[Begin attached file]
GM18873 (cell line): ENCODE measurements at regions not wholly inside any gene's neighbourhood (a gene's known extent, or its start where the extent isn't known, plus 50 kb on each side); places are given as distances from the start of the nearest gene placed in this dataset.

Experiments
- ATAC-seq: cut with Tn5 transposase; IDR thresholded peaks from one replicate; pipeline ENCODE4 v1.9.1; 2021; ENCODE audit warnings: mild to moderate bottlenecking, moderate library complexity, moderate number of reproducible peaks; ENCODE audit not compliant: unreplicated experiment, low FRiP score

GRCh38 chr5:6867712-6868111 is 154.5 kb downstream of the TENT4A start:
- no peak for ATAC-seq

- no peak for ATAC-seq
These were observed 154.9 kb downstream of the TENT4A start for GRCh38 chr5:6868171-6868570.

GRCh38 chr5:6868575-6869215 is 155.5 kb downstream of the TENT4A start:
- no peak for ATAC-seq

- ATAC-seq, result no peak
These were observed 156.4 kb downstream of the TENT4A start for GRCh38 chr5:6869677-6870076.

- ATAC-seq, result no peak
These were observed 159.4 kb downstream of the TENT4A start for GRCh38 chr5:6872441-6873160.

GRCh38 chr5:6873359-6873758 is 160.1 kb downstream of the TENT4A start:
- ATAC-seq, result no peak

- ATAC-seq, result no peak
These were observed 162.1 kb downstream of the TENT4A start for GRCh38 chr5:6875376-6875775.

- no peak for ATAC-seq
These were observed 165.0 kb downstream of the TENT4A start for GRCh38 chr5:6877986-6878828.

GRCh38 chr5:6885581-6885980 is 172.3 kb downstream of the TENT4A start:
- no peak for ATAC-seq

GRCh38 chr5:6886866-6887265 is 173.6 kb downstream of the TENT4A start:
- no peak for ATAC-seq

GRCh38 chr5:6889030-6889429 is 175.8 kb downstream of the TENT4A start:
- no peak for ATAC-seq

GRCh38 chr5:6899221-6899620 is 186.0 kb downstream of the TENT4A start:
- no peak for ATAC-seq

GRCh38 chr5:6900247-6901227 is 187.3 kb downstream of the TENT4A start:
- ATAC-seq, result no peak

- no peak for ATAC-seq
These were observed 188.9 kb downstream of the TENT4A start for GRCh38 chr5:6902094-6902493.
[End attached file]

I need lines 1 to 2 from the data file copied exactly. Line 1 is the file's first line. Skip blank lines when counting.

GM18873 (cell line): ENCODE measurements at regions not wholly inside any gene's neighbourhood (a gene's known extent, or its start where the extent isn't known, plus 50 kb on each side); places are given as distances from the start of the nearest gene placed in this dataset.

Experiments